Let’s start with basics to understand the root cause of this problem.
What are Mutexes?
Oracle introduced Mutexes in Oracle Version 10.2 replacing library cache pin and they stand for mutual exclusion (functionality is similar to mutexes in c). Mutexes are used to protect data or other resources from concurrent access. Don’t come to any conclusion based on the previous statement. Please read ahead.
How does Oracle Mutexes work?
Oracle uses counters to implement mutexes. The counters are called as reference or ref counters
1. Every time a particular mutex is obtained, Oracle will increment its value.
2. Every time a particular mutex is released, Oracle will decrement its value.
Finally what is “cursor pin s”?
A wait even that occurs when a session wants a mutex in shared mode on a cursor. As mentioned in the previous section, Oracle has to update the ref counters to get the mutex
However it is very important to understand that access to these counters are not concurrent. If there are concurrent sessions trying to obtain the mutex, then only one session can actually increment or decrement the reference counter at a time. Therefore these concurrent sessions must wait.
Four key points to avoid confusion are
- Oracle is requesting the mutex in shared mode
- No session is holding the mutex in exclusive mode
- Wait event occurs as Oracle was not able to update the reference counters.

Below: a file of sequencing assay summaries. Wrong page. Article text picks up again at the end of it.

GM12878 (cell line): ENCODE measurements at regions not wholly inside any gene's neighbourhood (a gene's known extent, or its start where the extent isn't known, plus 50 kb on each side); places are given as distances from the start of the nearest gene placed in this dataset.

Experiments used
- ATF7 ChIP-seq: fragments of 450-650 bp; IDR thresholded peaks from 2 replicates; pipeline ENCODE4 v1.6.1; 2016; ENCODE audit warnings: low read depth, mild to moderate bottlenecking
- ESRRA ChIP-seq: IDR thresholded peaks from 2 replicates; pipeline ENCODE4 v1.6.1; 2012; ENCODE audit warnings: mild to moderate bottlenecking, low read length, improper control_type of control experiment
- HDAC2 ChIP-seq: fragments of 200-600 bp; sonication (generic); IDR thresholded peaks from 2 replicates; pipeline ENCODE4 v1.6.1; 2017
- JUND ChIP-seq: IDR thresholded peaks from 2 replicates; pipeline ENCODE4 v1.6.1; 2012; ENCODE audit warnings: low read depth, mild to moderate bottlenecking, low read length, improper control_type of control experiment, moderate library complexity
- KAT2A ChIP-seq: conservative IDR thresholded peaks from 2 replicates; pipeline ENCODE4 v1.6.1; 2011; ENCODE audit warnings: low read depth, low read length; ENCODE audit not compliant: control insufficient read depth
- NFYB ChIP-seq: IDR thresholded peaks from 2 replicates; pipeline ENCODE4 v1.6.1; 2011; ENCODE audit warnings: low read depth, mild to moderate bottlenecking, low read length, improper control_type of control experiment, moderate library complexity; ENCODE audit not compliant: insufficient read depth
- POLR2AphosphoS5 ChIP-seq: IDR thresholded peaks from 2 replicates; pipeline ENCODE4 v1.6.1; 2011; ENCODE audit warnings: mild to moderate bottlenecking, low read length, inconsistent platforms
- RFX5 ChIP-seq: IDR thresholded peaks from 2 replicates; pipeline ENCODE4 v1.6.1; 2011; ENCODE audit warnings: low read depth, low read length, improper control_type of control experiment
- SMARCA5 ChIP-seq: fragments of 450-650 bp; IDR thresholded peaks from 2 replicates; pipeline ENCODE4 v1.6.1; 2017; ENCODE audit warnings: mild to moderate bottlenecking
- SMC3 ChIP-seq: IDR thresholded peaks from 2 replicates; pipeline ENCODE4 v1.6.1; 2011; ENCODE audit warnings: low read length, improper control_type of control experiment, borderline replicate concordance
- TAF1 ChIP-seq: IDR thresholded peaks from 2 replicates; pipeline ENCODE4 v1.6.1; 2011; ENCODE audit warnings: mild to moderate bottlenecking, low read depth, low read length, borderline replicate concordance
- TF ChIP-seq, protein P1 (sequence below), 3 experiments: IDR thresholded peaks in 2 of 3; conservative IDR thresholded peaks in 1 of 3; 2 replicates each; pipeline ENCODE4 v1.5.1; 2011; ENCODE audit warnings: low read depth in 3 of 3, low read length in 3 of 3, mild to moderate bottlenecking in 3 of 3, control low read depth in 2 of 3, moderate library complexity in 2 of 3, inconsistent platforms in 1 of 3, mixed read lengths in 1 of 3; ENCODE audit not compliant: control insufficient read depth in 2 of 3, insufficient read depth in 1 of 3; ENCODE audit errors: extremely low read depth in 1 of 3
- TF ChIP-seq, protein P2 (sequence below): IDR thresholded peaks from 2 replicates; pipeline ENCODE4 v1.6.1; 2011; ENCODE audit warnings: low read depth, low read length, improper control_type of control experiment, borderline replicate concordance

- Sessions will wait over and over until the mutex is obtained. This may cause CPU spike.
The simplest analogy to understand “cursor pin s” is traffic bottlenecks caused by Tolls. There may not be a real traffic problem because of road capacity or lane merger. Instead the traffic problem is caused by toll booth.
The easiest way to detect “cursor: pin s” is running AWR report and the queries causing the “cursor: pin s” wait event can be identified with ADDM report. You can also query
- V$ACTIVE_SESSION_HISTORY: Column P1 (idn or sql hash_value)
- V$MUTEX_SLEEP_HISTORY: Column MUTEX_IDENTIFIER (idn or sql hash_value)
One of the notorious bugs associated with mutexes is Bug 6904068. This affects almost all versions of Oracle from 10.2.0.x to 11.2.0.x . We hit this bug with 10.2.0.3 database because one of our SQL statement was executed with very high concurrency.
Database Solutions (As usual please contact Oracle support when playing around with underscore parameter)
1. Apply patch for the bug 6904068 and then adjust _FIRST_SPARE_PARAMETER. After applying the patch, setting _FIRST_SPARE_PARAMETER to ZERO will retain current behavior.
2. Set underscore parameter “ _CURSOR_FEATURES_ENABLED” to 10
3. Disable mutexes and embrace library cache pins. Mutexes can be disabled by setting underscore parameter “_KKS_USE_MUTEX_PIN” to false
1. Synonym Approach: Create multiple synonyms for table and use them in SQL statements. This will force Oracle to use different SQL area for the SQL statement. This is good if high concurreny SQL is used for multiple packages.
- Select ename f rom synonym1 where job=:b1; (In Package emppkg1)
- Select ename f rom synonym2 where job=:b1; (In Package emppkg2)
Where synonym1 and synonym2 are synonyms for table EMP
2. Table Alias Approach: Create table aliases for the same SQL if they are used in different packages
- Select ename f rom EMP A where job=:b1; (In Package emppkg1)
- Select ename f rom EMP B where job=:b1; (In Package emppkg2)
3.JAVA prepare statement Approach: This approach is good when SQL statement is prepared using JAVA where in we modify the SQL statement in a way to have multiple SQL areas for same SQL statement by adding table alias for the SQL statement. The simplest way to generate table alias is using hostname.
“select ename from emp myapp1 where myapp1.ename = :1″ INSTEAD OF “select ename from emp where ename =:1”
Moral of Story
Everything in excess is opposed to nature –Hippocrates .